How to improve the air quality in your home

Houseplants are good for your health. Plant pots by
Houseplants are good for your health. Plant pots by
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Your health will benefit from having cleaner air in your home. Sharon Dale reports on how to improve its quality.

The quality of the air we breathe is high on the political agenda thanks to concerns over particulates in diesel engine emissions.

We now know how toxic traffic fumes can be, yet few of us think about how clean the air is inside our homes, where we spend much of our time.

A study published in the European Respiratory Journal showed that concentrations of some air pollutants can be up to five times higher indoors than outdoors.

Those who suffer from asthma and allergies have long waged a battle against dust mites, pollen, mould and chemicals found in carpets and paint but all of us could benefit from breathing cleaner air.

Here are some tips on how to achieve it.

*Invest in a mechanical heat recovery ventilation system. These are best installed when building a new home or during a major renovation as retrofitting in an existing property can be disruptive. However, the hassle and expense can be well worth it and those who have the systems are evangelical about their energy efficiency and health benefits.

They work by removing damp, warm and polluted air from a property and bringing in fresh air from outside, which is warmed by a heat exchanger and filtered to remove pollen and diesel particulates. They cost from £6,000-plus to install but do your research as some systems are better than others and cheaper ones can be noisy.

*You can also buy plug-in air purifiers. Dyson specialise in them and they come with a bladeless fan which can catch up to 99.95 per cent of particle pollutants using a HEPA filtration system. They cost from about £450.

*Air pollution monitors are common in Chinese cities. They measure pollutants, humidity and air temperature and reveal it on an LED display. They can also be connected to an App. The Laser Egg is one of the best known monitors and starts from about £130, www.laseregguk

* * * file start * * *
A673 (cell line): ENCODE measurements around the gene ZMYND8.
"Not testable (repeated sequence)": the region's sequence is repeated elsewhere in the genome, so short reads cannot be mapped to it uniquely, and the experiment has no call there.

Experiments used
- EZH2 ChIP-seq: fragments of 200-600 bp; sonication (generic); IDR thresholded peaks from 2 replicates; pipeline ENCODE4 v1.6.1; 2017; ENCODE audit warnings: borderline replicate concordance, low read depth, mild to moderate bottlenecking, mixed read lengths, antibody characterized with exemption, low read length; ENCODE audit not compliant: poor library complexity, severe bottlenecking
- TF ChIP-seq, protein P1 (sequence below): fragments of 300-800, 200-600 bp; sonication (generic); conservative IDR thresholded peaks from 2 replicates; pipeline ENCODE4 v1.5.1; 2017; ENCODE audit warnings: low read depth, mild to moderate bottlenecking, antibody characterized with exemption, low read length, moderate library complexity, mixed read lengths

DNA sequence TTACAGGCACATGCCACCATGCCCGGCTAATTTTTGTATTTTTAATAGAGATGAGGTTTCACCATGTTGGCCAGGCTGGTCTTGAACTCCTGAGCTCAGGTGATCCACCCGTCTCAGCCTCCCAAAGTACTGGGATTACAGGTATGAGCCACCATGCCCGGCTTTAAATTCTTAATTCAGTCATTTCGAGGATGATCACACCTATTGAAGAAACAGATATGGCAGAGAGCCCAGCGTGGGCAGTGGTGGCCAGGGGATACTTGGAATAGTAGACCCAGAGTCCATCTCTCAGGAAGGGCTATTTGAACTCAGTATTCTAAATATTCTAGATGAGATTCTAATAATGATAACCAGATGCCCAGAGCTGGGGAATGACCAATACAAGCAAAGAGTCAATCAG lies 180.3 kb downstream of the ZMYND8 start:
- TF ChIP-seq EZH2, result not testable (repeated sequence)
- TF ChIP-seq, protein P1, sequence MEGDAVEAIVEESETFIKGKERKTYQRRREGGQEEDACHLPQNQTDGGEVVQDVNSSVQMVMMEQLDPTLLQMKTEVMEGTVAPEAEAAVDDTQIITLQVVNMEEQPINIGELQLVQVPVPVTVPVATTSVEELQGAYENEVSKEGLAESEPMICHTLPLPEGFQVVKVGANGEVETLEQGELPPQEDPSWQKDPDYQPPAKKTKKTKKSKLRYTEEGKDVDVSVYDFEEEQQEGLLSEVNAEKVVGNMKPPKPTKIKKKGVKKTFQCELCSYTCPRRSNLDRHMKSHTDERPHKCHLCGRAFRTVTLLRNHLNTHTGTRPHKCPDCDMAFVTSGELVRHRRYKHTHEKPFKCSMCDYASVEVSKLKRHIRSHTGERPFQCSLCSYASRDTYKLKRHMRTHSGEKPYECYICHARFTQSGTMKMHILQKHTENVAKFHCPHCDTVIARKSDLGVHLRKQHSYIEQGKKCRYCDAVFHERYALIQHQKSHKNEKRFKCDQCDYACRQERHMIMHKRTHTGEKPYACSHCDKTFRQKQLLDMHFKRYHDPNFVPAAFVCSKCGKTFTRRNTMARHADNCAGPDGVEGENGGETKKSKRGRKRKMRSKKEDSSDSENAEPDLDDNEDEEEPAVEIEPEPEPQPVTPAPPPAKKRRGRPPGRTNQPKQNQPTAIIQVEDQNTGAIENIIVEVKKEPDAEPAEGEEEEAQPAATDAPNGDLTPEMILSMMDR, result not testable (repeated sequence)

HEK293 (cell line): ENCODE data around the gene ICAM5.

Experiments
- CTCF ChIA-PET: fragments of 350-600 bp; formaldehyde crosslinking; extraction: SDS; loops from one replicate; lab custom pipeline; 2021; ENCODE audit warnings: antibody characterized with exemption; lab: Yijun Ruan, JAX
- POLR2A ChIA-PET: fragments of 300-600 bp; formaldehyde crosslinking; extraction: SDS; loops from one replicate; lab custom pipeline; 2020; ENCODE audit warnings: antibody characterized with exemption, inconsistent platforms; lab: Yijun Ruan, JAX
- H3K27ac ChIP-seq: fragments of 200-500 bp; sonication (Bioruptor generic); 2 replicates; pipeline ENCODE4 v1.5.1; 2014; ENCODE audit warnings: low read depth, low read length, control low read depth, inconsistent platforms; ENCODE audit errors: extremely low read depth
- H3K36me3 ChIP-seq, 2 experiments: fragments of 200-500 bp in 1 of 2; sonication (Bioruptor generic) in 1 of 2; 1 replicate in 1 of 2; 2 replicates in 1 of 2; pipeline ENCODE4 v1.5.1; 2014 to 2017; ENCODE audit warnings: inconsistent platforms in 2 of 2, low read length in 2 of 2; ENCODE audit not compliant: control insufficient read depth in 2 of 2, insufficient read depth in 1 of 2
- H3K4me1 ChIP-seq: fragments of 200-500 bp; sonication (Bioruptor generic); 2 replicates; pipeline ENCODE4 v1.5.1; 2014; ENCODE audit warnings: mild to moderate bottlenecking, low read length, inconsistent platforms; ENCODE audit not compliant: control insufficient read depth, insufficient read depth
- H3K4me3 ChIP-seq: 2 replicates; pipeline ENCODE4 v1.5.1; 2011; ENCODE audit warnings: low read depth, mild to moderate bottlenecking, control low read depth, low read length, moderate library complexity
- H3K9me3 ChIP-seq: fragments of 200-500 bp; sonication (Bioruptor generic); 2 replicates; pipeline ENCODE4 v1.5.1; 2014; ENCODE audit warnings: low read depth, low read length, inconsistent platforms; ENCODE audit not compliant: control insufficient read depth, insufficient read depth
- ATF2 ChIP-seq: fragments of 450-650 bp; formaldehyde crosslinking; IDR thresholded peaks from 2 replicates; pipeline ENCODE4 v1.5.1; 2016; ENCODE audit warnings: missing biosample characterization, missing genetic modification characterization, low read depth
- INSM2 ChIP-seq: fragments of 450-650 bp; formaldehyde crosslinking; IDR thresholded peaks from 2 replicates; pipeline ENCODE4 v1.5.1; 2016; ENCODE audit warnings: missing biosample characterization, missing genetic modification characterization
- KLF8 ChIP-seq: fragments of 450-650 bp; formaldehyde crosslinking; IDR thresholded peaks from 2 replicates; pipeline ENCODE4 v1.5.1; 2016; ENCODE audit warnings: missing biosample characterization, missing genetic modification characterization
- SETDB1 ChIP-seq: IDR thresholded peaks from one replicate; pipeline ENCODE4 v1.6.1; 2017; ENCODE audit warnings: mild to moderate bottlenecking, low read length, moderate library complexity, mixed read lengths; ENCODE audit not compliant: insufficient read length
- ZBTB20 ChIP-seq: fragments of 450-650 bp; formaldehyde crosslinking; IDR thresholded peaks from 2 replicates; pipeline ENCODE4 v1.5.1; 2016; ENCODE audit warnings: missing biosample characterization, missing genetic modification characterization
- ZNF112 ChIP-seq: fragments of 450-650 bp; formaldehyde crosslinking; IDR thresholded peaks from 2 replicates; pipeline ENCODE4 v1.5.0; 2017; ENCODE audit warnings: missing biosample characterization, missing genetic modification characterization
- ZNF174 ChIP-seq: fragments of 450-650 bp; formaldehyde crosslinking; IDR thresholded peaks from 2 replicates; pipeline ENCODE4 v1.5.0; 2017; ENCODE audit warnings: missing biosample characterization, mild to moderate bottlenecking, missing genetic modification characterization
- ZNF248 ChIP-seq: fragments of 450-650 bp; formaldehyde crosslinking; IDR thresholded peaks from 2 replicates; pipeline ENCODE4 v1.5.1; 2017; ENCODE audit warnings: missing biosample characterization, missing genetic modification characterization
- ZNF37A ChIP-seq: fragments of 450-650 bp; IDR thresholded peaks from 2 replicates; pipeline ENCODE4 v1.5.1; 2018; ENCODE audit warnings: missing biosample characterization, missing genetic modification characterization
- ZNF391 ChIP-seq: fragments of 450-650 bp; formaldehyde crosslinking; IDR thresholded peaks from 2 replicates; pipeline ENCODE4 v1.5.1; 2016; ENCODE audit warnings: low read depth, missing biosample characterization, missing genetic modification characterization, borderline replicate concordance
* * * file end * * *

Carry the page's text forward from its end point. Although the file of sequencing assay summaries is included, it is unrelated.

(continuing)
*Use oven extractors and change the filter regularly. Frying food produces toxic fumes and humidity caused by cooking can cause black mould.

*Check your candles as many are made from paraffin wax, which gives off carcinogenic benzene and tolulene. Artificial fragrances and dyes also give off chemicals. Instead, pay a little more and opt for soy wax and natural scents. Yorkshire-based Neom and the Harrogate Candle Company have good, natural ranges. You should also ditch air fresheners, which are a toxic soup of VOCs. Instead opt for natural reed diffusers and room sprays. Neal’s Yard do a good range, You can also make your own with a mix of witch hazel, essential oil and distilled water, which you put in a pump spray bottle or plant mister.

*Newly-painted rooms can continue to give off harmful pollutants, such as benzene, for months after the paint has dried.

Opt for chalk, clay and other eco-friendly paints. Lakeland Paints are specialists. One of their slogans is “So safe, a baby can eat it”,

*Black mould is dangerous to health and it’s caused by damp and poor ventilation. You can scrub it off but it is likely to return so look at ventilating the area and getting rid of condensation. Extractor fans in bathrooms and dehumidifiers can work wonders. Harrogate-based Envirovent has a range of solutions, including whole house ventilation systems and a condensation control unit that lives in the loft but helps combat moisture throughout a property.

*Woodburners and real fires can release fine particulates and carbon monoxide into your home. To cut the risk only burn seasoned wood, have the flue checked and cleaned annually and ventilate the room. The smoke will settle on furniture and floors so make you sure clean with microfibre cloths, which can pick up fine particles. The cloths will also need to be cleaned afterwards. Boiling them in water is the best way.

*Invest in houseplants. They neutralise pollutants, such as formaldehyde, benzene and carbon monoxide. They are also oxygenators. Among the most effective are the spider plant, ivy, weeping fig, Boston fern and the Peace lily